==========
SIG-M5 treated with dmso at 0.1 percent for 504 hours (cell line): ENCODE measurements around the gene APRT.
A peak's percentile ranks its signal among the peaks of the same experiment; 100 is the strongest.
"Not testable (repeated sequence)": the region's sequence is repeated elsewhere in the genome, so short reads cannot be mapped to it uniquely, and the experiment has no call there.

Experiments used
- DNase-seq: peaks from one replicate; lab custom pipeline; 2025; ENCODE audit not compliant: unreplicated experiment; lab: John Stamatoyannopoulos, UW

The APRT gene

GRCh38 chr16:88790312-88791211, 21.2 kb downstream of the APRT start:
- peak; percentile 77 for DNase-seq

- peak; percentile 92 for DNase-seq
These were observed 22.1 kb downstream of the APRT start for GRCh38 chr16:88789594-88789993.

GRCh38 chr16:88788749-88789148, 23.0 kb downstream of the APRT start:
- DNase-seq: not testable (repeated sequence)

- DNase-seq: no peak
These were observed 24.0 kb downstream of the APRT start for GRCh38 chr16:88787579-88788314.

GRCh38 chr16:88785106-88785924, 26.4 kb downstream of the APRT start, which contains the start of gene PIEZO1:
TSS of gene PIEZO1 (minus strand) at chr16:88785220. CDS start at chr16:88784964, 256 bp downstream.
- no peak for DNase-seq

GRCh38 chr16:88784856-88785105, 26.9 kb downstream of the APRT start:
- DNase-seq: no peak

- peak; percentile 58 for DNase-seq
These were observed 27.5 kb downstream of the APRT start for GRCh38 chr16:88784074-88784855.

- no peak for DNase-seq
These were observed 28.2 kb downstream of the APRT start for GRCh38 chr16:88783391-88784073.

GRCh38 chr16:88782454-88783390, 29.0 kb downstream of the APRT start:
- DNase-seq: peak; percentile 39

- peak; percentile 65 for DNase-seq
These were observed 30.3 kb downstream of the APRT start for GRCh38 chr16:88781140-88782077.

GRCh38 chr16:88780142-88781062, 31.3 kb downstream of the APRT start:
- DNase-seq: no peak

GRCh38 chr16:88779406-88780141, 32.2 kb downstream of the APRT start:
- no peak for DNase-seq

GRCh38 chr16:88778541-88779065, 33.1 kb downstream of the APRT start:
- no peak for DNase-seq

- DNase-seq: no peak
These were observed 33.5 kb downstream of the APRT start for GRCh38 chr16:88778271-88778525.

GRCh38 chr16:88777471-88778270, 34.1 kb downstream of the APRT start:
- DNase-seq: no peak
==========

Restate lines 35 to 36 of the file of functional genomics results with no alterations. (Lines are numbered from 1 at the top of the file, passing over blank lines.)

These were observed 33.5 kb downstream of the APRT start for GRCh38 chr16:88778271-88778525.

GRCh38 chr16:88777471-88778270, 34.1 kb downstream of the APRT start: